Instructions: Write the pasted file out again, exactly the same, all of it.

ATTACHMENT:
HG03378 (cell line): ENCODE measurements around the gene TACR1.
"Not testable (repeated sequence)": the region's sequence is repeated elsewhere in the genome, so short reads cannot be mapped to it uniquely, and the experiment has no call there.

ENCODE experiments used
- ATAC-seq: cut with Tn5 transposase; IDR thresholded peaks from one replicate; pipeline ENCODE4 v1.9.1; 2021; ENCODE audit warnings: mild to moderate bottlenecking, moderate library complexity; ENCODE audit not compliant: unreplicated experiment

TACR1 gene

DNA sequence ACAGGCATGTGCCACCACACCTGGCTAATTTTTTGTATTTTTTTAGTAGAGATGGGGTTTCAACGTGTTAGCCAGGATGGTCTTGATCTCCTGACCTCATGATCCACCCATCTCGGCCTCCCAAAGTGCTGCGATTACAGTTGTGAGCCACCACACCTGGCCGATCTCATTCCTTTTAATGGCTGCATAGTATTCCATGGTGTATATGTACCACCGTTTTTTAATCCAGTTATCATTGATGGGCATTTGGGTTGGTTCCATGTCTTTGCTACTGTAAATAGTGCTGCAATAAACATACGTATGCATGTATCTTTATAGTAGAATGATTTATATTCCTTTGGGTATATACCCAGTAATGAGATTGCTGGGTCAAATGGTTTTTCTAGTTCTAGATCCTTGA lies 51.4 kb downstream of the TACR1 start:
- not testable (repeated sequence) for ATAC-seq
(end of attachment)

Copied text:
HG03378 (cell line): ENCODE measurements around the gene TACR1.
"Not testable (repeated sequence)": the region's sequence is repeated elsewhere in the genome, so short reads cannot be mapped to it uniquely, and the experiment has no call there.

ENCODE experiments used
- ATAC-seq: cut with Tn5 transposase; IDR thresholded peaks from one replicate; pipeline ENCODE4 v1.9.1; 2021; ENCODE audit warnings: mild to moderate bottlenecking, moderate library complexity; ENCODE audit not compliant: unreplicated experiment

TACR1 gene

DNA sequence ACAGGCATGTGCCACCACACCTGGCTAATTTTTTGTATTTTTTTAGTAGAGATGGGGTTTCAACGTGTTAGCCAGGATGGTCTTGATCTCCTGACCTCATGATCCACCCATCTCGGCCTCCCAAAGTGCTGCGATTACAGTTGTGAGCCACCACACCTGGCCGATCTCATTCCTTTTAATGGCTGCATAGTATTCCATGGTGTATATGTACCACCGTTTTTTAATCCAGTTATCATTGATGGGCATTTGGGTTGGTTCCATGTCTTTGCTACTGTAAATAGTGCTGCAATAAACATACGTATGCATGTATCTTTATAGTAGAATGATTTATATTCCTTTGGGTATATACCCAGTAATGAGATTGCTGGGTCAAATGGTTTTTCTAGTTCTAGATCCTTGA lies 51.4 kb downstream of the TACR1 start:
- not testable (repeated sequence) for ATAC-seq